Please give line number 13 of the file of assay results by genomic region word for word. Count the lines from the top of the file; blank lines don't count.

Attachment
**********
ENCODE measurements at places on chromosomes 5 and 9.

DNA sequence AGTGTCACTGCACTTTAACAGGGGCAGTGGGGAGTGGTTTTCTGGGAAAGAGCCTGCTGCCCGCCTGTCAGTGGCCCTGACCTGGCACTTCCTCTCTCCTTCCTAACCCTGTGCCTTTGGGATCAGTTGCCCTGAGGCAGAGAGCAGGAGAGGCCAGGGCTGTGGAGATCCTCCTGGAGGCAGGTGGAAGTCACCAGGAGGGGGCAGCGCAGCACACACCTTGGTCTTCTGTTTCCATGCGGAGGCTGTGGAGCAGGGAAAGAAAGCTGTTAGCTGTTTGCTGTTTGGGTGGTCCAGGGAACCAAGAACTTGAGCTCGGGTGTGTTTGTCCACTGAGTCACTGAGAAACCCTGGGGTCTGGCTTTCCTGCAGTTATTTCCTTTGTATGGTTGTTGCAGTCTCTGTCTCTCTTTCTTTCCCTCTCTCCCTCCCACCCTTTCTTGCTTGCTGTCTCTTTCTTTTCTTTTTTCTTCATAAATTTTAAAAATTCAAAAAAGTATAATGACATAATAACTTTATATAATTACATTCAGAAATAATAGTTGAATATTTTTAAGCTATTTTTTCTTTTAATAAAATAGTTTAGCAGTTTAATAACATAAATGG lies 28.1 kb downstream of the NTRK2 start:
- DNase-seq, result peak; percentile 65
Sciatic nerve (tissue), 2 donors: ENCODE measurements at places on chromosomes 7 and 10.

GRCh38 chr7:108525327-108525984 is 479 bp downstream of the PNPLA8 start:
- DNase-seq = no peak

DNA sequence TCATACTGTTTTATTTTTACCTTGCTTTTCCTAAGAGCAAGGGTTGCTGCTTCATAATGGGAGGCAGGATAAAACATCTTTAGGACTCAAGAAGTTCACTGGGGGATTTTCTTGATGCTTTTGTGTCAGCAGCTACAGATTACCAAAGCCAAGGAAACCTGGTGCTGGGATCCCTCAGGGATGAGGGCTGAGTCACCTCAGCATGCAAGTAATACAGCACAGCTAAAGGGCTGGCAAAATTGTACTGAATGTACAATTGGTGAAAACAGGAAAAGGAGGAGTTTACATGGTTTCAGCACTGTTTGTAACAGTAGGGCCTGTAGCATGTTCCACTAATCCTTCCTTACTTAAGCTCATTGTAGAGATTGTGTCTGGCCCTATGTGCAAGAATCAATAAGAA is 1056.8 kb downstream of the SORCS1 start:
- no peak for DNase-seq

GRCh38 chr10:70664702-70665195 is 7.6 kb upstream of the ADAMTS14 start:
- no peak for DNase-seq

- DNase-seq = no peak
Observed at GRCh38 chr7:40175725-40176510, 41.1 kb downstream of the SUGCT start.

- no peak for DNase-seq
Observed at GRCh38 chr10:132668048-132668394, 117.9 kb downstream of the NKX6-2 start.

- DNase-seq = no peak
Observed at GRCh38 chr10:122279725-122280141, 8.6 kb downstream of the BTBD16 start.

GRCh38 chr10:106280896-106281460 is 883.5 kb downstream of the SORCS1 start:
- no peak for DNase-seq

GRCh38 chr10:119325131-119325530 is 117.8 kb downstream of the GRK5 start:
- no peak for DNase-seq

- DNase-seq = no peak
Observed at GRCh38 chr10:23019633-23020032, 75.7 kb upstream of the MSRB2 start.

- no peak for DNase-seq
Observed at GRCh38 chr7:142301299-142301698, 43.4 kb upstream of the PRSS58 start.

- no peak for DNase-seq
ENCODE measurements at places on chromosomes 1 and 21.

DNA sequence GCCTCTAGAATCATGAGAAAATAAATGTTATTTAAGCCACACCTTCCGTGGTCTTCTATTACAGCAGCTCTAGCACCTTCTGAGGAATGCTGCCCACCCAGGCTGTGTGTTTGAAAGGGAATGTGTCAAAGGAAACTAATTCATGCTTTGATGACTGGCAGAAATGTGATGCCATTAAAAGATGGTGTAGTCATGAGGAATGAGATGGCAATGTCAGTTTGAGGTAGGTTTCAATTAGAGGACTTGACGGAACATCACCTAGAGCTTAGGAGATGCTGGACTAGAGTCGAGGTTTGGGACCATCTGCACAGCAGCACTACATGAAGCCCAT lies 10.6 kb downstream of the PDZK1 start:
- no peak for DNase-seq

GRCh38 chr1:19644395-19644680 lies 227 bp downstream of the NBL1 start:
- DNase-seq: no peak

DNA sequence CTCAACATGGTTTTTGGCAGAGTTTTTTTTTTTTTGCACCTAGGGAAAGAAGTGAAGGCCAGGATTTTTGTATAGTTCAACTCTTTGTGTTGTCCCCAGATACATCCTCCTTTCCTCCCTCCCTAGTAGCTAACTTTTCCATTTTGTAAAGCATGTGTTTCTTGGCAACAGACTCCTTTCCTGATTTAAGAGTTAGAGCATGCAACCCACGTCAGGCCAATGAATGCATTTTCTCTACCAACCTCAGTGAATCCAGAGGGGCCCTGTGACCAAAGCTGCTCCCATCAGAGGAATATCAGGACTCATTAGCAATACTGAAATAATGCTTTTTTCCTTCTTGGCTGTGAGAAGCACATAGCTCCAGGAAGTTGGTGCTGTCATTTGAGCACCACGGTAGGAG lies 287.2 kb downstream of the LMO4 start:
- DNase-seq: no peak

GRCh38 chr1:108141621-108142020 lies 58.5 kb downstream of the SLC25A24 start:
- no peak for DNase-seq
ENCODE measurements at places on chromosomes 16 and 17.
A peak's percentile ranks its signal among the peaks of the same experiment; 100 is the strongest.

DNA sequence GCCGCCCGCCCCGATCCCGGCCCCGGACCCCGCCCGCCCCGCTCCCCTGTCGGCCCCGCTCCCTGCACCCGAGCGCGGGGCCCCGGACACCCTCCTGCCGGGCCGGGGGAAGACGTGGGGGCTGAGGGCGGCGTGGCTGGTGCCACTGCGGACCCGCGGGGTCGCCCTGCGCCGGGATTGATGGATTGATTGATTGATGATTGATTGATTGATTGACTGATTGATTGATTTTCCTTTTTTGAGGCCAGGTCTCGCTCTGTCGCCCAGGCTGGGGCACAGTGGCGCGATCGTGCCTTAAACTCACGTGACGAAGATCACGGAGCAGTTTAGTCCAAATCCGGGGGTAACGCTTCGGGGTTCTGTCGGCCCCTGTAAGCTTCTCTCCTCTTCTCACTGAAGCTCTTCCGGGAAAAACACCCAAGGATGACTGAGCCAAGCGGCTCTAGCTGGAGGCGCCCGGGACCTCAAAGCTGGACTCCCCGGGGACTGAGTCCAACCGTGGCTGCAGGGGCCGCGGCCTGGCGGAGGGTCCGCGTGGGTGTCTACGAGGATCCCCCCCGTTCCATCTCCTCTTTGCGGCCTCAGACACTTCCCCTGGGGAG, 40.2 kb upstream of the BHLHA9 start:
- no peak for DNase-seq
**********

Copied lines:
- no peak for DNase-seq